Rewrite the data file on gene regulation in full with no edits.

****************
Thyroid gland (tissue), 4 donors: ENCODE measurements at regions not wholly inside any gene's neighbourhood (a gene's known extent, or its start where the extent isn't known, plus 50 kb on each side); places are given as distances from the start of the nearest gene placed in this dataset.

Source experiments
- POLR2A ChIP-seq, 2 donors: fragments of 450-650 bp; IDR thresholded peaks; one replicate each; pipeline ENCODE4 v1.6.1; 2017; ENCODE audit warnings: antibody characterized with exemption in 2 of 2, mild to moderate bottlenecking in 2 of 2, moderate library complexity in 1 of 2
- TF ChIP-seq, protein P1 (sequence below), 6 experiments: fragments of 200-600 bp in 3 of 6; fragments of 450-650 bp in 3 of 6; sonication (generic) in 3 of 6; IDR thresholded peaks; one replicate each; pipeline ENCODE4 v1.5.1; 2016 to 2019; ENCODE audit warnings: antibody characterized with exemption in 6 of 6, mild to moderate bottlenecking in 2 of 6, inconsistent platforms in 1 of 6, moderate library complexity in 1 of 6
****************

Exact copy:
Thyroid gland (tissue), 4 donors: ENCODE measurements at regions not wholly inside any gene's neighbourhood (a gene's known extent, or its start where the extent isn't known, plus 50 kb on each side); places are given as distances from the start of the nearest gene placed in this dataset.

Source experiments
- POLR2A ChIP-seq, 2 donors: fragments of 450-650 bp; IDR thresholded peaks; one replicate each; pipeline ENCODE4 v1.6.1; 2017; ENCODE audit warnings: antibody characterized with exemption in 2 of 2, mild to moderate bottlenecking in 2 of 2, moderate library complexity in 1 of 2
- TF ChIP-seq, protein P1 (sequence below), 6 experiments: fragments of 200-600 bp in 3 of 6; fragments of 450-650 bp in 3 of 6; sonication (generic) in 3 of 6; IDR thresholded peaks; one replicate each; pipeline ENCODE4 v1.5.1; 2016 to 2019; ENCODE audit warnings: antibody characterized with exemption in 6 of 6, mild to moderate bottlenecking in 2 of 6, inconsistent platforms in 1 of 6, moderate library complexity in 1 of 6